"The funeral was a flop. Attendance was low. The service seemed unending. Various family members got into car accidents before and after (Hi, Timmy!). My friend Tanner came with me as my 'date.' He was best friends with the preppy murderer Robert Chambers in high school. He likes when I tell people that (Hi, Tanner!)."
That little paragraph is in almost every respect typical of "The Sex Doctors in the Basement." Though gestures are made at bringing family and friends into the tale, everything revolves around the author, who clearly finds herself endlessly interesting and amusing. A vulgar touch ("the preppy murderer") establishes the level of the playing field, as does the look-at-me arm-waving: "Hi, Timmy!" "Hi, Tanner!" The underlying assumption is obvious: Since Jong-Fast is endlessly interesting and amusing to herself, all she has to do is rattle on -- the Manhattan first cousin to a Valley Girl -- and we'll all merrily laugh along with her.
As the kids used to say a few TV seasons back: Not. To be sure, senses of humor being what they are, there may well be readers who will find hilarity where I find nothing but tedium, though most of them probably are to be found in the list of names Jong-Fast drops in her acknowledgments. Perhaps, too, a reviewer who is plenty old enough to be Jong-Fast's grandfather is just too old to get it, but as it happens, I have enough young people in my life to have a rather strong sense of how sharp and funny they can be these days, and Jong-Fast can't hold a candle to the ones I know.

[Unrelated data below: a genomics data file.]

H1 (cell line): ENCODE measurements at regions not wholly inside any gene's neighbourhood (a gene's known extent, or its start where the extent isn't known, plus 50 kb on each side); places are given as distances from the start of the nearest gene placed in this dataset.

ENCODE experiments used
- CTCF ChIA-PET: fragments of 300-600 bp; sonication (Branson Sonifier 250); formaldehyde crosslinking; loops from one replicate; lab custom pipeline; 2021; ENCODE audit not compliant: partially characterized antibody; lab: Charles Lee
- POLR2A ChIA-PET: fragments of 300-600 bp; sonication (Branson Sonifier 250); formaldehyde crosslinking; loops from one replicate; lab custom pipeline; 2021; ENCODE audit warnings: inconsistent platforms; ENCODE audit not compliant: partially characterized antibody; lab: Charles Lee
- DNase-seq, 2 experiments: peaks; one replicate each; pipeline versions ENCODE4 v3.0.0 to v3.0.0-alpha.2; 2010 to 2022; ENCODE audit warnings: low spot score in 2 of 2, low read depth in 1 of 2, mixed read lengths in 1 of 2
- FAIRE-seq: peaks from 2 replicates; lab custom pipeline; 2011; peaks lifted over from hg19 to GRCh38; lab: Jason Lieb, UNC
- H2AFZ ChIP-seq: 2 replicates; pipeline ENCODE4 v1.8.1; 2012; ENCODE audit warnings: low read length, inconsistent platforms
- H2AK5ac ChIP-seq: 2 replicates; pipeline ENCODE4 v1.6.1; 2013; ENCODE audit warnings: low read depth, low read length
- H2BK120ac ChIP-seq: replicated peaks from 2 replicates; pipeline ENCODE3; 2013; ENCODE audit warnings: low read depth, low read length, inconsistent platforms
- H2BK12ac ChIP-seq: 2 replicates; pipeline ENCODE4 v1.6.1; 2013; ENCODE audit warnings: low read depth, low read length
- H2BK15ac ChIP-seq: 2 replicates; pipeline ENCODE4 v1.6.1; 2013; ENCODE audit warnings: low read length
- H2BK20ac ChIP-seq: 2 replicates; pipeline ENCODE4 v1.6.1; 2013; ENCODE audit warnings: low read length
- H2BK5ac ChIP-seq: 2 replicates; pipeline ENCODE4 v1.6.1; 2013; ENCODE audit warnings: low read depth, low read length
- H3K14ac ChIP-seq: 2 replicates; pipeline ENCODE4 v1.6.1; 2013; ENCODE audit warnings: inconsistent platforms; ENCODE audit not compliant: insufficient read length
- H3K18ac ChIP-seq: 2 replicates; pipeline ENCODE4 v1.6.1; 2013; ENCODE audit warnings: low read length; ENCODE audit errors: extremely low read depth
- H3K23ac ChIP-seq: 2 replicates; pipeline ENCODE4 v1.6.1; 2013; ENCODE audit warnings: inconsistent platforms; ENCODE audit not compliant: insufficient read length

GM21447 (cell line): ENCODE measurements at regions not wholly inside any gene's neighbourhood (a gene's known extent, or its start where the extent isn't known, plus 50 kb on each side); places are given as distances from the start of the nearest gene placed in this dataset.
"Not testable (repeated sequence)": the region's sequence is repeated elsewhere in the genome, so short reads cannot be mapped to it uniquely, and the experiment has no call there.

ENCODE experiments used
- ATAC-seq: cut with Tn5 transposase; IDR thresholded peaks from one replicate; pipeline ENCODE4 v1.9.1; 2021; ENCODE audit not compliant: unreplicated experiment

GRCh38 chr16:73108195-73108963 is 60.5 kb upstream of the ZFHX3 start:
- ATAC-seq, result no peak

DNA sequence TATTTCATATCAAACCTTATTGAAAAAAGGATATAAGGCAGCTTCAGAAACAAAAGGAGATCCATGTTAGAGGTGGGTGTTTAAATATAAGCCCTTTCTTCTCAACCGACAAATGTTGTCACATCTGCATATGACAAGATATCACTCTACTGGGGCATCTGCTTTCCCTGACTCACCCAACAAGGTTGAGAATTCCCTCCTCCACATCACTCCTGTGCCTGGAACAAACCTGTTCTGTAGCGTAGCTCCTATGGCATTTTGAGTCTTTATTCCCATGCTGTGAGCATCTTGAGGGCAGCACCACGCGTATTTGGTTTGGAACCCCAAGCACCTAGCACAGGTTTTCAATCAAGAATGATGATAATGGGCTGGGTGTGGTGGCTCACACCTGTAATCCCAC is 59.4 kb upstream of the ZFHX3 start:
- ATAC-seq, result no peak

For the record, Jong-Fast's grandfather is, or was (he died three years ago, age 88), Howard Fast, the author of best-selling historical novels and a left-wing apparatchik, whose son Jonathan was the third of Erica Jong's four husbands and hung around in her life long enough to father her only child, Molly. Between the grandfather and the mother, many, many books have been produced over the years, and around each a certain aura, if not outright legend, has evolved: Fast as the eccentric communist sympathizer who refused to tell tales or name names during the McCarthy years, Jong as the author of "Fear of Flying" (1973), the novel that brought women's sexual liberation into the open and added to the language a two-word phrase of which only one word ("zipless") can be printed in a family newspaper.